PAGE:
CASE 13417 Published on 12.09.2016

Erdheim-Chester disease


Musculoskeletal system

Case Type

Clinical Cases


Leenknegt Benjamin, Dutoit Julie, Verstraete Koenraad

Department of Radiology,
Ghent University Hospital

73 years, male

Area of Interest Neuroradiology brain, Musculoskeletal bone, Bones, Extremities, Arteries / Aorta, Thoracic wall, Respiratory system, Adrenals, Stomach (incl. Oesophagus), Kidney ; Imaging Technique PET, CT
Clinical History
A 73-year-old man was referred to the internal medicine department. His complaints were lifelessness and physical deconditioning since one and a half year. Laboratory results showed microcytic anaemia and raised inflammatory markers. A gastroscopy, colonoscopy and bone marrow aspiration could not reveal any suspicious findings. 18FDG-PET/CT imaging was performed.
Imaging Findings
CT imaging of the legs shows medullar osteosclerosis with cortical thickening, affecting the diaphysis and metaphysis. High FDG uptake in the corresponding areas on 18FDG-PET imaging (1a, b). CT imaging of thorax and abdomen shows soft tissue infiltration around the aorta (2a-e), expanding into the left and right paravertebral space (2a-c). Note the retrosternal (2a) and pleural soft tissue infiltration (2b). The adrenal glands are swollen with soft tissue infiltration of the adjacent fat. Increased FDG tracer uptake in the adrenal glands, around the aorta and in the stomach (2d). Soft tissue infiltration in the left and right perirenal and posterior pararenal space (‘hairy kidney’ sign), expanding into the renal sinuses (2e). A left-sided hypermetabolic spot anterior to the middle cerebral artery and a high FDG tracer uptake in the small bones of the feet on 18FDG-PET imaging, with no corresponding lesions on CT imaging (3a, b).
Erdheim-Chester Disease (ECD) is a rare multisystemic disease of unknown aetiology [1, 2]. It is characterized by a typical pattern of osseous infiltration and a varying degree of extraskeletal involvement [3, 4]. Most frequent symptoms are bone pain, diabetes insipidus, exophthalmos, renovascular hypertension or neurological manifestations [4-6].

Osseous infiltration generally consists of a symmetric bilateral osteosclerosis in the metaphysis and diaphysis of the long bones [2, 3, 5]. Other radiographic features are osteolysis, cortical thickening, narrowing of the medullar cavity, a blurred corticomedullary margin, a metaphyseal radiolucent band and signs of periostitis. On MR imaging, osteosclerosis is hypointense on T1-weighted images and hyperintense on T2-weighted images; enhancing after gadolinium injection [3].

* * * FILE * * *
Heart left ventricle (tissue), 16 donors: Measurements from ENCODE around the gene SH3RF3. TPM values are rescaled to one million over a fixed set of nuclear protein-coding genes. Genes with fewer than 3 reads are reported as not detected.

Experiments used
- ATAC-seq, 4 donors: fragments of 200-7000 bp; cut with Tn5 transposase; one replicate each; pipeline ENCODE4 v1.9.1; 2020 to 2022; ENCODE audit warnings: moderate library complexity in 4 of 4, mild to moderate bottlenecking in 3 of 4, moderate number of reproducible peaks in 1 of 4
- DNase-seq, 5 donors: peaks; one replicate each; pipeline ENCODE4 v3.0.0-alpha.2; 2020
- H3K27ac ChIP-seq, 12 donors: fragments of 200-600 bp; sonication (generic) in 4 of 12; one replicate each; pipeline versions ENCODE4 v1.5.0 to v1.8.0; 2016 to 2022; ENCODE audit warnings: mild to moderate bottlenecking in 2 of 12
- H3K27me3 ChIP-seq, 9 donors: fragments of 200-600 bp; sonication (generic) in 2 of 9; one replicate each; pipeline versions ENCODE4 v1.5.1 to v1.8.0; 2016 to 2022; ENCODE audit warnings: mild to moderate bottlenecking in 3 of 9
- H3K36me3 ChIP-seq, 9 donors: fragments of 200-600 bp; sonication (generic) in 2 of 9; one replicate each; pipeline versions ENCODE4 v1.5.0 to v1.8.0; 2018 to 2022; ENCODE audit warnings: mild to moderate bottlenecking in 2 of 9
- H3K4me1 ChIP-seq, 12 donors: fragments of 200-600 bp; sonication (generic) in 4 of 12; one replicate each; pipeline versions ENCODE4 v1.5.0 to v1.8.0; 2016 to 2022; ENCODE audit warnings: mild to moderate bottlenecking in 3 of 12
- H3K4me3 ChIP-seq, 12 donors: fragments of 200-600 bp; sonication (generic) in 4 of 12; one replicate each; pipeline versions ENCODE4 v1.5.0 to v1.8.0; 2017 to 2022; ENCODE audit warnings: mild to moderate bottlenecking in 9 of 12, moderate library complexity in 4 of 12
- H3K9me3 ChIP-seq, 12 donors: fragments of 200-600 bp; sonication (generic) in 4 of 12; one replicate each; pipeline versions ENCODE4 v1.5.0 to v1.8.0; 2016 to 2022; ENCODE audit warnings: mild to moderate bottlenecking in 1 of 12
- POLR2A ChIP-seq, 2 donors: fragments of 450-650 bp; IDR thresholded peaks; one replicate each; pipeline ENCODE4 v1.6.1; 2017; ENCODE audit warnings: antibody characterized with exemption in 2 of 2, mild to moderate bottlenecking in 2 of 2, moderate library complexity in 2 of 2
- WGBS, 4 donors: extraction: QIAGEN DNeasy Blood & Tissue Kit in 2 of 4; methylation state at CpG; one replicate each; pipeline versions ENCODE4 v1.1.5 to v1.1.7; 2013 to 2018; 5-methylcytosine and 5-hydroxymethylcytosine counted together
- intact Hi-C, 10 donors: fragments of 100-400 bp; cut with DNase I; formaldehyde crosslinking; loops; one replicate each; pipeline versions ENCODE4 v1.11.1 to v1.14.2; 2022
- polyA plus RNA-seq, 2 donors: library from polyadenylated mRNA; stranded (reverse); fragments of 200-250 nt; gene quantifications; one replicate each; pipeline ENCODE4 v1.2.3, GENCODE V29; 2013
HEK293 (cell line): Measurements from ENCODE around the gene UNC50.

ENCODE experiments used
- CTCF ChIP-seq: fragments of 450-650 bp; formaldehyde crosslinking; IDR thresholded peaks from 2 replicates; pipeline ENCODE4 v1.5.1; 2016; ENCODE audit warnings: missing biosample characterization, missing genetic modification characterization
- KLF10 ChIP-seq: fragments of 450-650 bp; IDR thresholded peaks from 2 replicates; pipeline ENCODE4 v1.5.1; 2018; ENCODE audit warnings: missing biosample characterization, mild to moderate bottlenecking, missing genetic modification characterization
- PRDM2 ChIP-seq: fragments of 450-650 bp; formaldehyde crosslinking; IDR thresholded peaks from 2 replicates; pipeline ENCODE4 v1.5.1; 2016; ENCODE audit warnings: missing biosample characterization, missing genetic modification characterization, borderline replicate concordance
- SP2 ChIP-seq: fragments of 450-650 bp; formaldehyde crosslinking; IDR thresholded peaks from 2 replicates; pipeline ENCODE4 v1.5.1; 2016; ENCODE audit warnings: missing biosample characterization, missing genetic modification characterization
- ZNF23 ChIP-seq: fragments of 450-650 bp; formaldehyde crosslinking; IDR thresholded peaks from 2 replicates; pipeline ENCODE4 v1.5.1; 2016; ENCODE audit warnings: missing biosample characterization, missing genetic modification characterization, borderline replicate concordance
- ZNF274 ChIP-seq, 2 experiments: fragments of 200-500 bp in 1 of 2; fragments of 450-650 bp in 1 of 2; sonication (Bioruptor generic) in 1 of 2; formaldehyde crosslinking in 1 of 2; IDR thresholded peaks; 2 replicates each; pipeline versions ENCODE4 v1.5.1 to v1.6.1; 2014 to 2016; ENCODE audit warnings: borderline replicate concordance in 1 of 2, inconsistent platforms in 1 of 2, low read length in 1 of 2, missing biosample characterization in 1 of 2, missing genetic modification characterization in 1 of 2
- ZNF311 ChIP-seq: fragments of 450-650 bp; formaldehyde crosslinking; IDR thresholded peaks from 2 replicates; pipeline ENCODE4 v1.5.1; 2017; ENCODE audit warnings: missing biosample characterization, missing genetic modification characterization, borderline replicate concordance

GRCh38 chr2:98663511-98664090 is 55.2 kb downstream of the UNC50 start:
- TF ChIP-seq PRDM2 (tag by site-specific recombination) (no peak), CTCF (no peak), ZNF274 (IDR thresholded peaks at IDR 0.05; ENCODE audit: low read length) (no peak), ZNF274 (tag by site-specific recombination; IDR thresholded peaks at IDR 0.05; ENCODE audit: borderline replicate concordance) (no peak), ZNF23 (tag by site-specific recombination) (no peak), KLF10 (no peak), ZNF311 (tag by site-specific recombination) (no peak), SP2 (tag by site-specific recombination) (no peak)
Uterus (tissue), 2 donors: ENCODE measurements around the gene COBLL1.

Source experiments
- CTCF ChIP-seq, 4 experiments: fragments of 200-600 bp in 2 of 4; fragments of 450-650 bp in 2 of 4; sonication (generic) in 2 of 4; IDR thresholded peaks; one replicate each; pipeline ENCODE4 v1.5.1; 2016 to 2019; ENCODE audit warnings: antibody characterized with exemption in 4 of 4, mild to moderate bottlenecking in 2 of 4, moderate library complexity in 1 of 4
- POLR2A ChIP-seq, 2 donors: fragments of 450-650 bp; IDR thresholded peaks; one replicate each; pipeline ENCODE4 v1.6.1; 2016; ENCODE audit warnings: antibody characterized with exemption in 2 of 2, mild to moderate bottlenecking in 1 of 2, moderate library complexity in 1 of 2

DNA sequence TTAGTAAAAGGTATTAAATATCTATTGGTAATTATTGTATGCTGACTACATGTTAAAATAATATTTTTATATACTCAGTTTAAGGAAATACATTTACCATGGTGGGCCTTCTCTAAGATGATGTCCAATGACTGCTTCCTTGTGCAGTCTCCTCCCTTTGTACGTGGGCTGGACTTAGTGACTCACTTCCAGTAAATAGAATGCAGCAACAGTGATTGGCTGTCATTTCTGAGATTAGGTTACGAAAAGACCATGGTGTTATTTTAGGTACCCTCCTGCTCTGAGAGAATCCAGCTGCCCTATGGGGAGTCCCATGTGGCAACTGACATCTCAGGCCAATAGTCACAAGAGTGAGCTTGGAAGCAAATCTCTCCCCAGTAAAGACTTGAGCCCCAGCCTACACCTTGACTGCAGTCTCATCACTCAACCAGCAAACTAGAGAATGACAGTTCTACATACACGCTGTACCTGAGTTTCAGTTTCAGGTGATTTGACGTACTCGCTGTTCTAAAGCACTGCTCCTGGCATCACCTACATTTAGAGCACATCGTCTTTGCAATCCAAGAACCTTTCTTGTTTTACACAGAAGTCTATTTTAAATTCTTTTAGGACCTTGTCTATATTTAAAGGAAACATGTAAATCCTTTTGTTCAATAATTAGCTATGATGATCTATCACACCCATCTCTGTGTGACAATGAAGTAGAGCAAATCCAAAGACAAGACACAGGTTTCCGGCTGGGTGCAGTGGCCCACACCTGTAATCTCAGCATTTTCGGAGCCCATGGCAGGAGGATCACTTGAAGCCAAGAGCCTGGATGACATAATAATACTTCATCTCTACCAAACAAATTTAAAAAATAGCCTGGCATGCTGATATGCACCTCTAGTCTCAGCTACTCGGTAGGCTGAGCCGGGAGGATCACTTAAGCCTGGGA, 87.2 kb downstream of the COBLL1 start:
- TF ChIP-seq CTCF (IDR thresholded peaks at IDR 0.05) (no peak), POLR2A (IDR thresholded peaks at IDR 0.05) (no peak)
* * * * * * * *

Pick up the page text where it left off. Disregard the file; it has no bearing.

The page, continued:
Bilateral soft tissue infiltration of the perirenal and posterior pararenal space is called the ‘hairy kidney’ sign. This sign consists of a homogeneous band with spiculated contours, hypoattenuating on CT imaging and isointense to muscle on T1 and T2 weighted MR imaging [2, 4]. Infiltration can expand into the adrenal fossa [4, 5]. Diffuse circumferential involvement of the aorta is called the ‘coated aorta’, hypo-attenuating on CT imaging and isointense to muscle on T1- and T2-weighted images [2, 4]. Cardiac involvement manifests as pericardiac soft tissue thickening, pericardiac effusion or a myocardial pseudo-tumorous mass. On high resolution CT imaging smooth septal thickening, centrilobular nodules or pleural thickening can be seen [2, 4, 5]. Retro-orbital soft tissue involvement is usually intraconal, bilateral and lacks signal intensity on T1 and T2 weighted MR imaging. Hypothalamic-pituitary axis involvement appears on T1 weighted MR imaging as a nodular mass in the pituitary stalk or an absence of signal in the posterior pituitary [5]. Neurological involvement can manifest as nodules or mass lesions in the brain, the meninges or the spinal cord with an increased signal intensity on T2 weighted MR imaging and prolonged enhancement after gadolinium injection on T1 weighted MR imaging [6, 7].

99mTc bone scintigraphy and 18FDG-PET/CT imaging have the advantage of performing a whole-body examination [3, 8]. 99mTc bone scintigraphy will demonstrate an increased tracer uptake in all bony lesions and can detect radiographically silent bone involvement [3]. 18FDG-PET/CT imaging demonstrates a high FDG uptake in all metabolically active lesions [8].

Diagnosis of ECD is suspected on imaging findings and confirmed by histological analysis of a biopsy. Globally, prognosis is poor and therapeutic options are scarce. Medical treatment includes corticosteroids, bisphosphonates, cytotoxic agents and immunosuppressive drugs [2, 5]. Surgical intervention is indicated when a mass compresses the brainstem or the spinal cord [6].
Differential Diagnosis List
Diagnosis of Erdheim-Chester Disease was confirmed on a bone biopsy.
Langerhans cell histiocytosis
Rosai-Dorfman disease
Paget’s disease
Idiopathic retroperitoneal fibrosis [9]
Final Diagnosis
Diagnosis of Erdheim-Chester Disease was confirmed on a bone biopsy.
Case information
DOI: 10.1594/EURORAD/CASE.13417
ISSN: 1563-4086